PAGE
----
Repairing Tiny Hearts
November 29, 2011
School of Medicine, Kochi
The Pediatric Cardiac Team at Amrita achieved yet another milestone when four children from Kurdistan region of Iraq underwent surgical correction of birth defects in their hearts.
Nwha Jalal, Liya Mohammed Qadir, Sana Sarkhel Hamza and Mohammed Obed Amin were all referred to the Amrita Institute of Medical Sciences for a comprehensive pediatric cardiac evaluation and definitive treatment by a local cardiologist in Iraq.
“These children had various types of birth defects of the heart; three of the children were blue babies,” explained Dr. Balu Vaidyanathan, Professor at the Department of Pediatric Cardiology.
Blue babies are born with cyanosis i.e. a bluish discoloration of the skin due to congenital heart or pulmonary defects. This is a life-threatening condition unless surgically treated.
Dr. Balu elaborated on the four cases.
“Among these cases, the most complex case was that of 9-month-old baby, Mohammed Obed Amin. The baby was extremely blue and had a complex form of transposition of great arteries with ventricular septal defect; this is a serious heart condition. The baby underwent a complex arterial switch operation and is now recovering well.”
“The 3-year-old Sana Sarkhel Hamza was diagnosed with Tetralogy of Fallot, a common type of heart defect resulting in cyanosis. She underwent a complete correction by open heart surgery.”
“Liya Mohammed Qadir, a 1-year-old child with a large ventricular septal defect underwent a palliative procedure, pulmonary artery banding, at a local hospital in Iraq. At Amrita, Liya underwent total correction whereby the band was removed and the defect was closed.”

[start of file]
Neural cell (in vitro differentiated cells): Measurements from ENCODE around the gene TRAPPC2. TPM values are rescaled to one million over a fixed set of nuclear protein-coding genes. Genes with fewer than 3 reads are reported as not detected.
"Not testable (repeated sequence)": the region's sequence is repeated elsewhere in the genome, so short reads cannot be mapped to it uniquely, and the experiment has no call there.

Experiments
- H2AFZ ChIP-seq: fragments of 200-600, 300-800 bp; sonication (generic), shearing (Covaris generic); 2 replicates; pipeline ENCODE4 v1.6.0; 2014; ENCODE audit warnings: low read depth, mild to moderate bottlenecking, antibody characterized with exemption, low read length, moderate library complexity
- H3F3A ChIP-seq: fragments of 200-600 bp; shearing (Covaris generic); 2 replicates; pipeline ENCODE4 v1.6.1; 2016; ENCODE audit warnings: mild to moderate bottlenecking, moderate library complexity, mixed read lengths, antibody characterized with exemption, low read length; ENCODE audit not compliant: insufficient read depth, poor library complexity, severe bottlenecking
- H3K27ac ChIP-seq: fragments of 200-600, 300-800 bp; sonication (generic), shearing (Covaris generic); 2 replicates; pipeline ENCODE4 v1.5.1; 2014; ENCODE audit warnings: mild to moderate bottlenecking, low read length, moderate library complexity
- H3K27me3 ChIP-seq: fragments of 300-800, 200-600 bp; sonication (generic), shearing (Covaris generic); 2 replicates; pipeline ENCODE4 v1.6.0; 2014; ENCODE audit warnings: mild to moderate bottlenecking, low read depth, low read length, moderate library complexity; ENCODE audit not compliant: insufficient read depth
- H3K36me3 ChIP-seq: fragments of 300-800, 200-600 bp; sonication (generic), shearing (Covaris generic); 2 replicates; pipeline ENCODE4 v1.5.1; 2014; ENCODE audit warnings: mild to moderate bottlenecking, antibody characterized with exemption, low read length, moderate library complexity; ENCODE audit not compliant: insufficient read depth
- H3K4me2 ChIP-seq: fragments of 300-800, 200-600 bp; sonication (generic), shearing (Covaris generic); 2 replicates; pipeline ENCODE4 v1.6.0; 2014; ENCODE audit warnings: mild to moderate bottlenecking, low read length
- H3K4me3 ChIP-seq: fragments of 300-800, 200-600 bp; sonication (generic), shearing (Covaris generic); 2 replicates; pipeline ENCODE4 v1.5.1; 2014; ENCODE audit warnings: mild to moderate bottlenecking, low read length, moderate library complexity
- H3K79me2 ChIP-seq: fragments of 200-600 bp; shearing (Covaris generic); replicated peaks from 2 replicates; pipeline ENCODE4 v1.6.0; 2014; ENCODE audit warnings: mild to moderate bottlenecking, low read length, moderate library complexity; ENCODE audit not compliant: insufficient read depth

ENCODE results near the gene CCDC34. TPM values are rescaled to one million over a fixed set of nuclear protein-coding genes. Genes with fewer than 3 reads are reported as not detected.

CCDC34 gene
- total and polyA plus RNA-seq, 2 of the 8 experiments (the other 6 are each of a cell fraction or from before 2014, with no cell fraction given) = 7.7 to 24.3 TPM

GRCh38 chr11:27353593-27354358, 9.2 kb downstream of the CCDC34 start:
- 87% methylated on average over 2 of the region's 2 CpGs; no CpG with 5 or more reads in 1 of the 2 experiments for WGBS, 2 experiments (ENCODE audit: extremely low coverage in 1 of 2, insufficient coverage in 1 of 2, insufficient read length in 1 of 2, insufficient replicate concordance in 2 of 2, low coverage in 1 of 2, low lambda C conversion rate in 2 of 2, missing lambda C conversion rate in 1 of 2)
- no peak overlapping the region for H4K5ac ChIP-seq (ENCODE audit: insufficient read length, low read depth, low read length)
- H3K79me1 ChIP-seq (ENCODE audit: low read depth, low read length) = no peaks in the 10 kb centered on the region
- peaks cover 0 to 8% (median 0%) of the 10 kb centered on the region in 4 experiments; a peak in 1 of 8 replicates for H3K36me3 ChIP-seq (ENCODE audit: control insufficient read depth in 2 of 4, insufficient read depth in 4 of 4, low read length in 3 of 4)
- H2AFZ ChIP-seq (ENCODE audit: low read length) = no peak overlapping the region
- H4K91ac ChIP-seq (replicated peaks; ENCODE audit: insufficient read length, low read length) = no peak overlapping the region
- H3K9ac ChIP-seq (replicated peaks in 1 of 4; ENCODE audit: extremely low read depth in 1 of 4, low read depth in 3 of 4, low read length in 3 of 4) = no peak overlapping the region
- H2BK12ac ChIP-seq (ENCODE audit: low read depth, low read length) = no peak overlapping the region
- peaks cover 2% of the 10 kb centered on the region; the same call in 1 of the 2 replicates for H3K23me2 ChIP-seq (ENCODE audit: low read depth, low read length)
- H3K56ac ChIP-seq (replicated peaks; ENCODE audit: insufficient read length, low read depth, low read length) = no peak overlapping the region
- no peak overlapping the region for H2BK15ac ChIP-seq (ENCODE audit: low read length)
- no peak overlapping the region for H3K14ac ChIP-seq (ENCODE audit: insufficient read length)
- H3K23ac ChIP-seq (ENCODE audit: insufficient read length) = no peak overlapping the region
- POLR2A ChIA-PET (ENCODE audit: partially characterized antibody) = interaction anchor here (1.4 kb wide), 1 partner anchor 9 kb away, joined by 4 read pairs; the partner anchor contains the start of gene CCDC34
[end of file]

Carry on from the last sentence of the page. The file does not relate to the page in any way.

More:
“Another child, Nwha Jalal Ahmed, had total anomalous pulmonary venous connection. This is a birth defect in which complete surgical repair is essential. Nwha underwent complete repair successfully.”
“Drs. Sunil G. S. and Benedict Raj led the surgeries. All four kids are now doing well.”
The Pediatric Cardiac Unit at the Amrita School of Medicine has performed over 7500 open heart surgeries during past twelve years it has been in existence. Many catheter-based procedures have been undertaken for children born with heart defects.
The Unit has gained a solid reputation and has now become the destination of choice for many international patients from Maldives, Africa and the Middle East; outreach programs in many of these places educate and inform.
“We hope that these latest successes will pave the way for more international collaborations that can help provide high-quality pediatric cardiac care for patients from the developing world,” summed up Dr. Balu.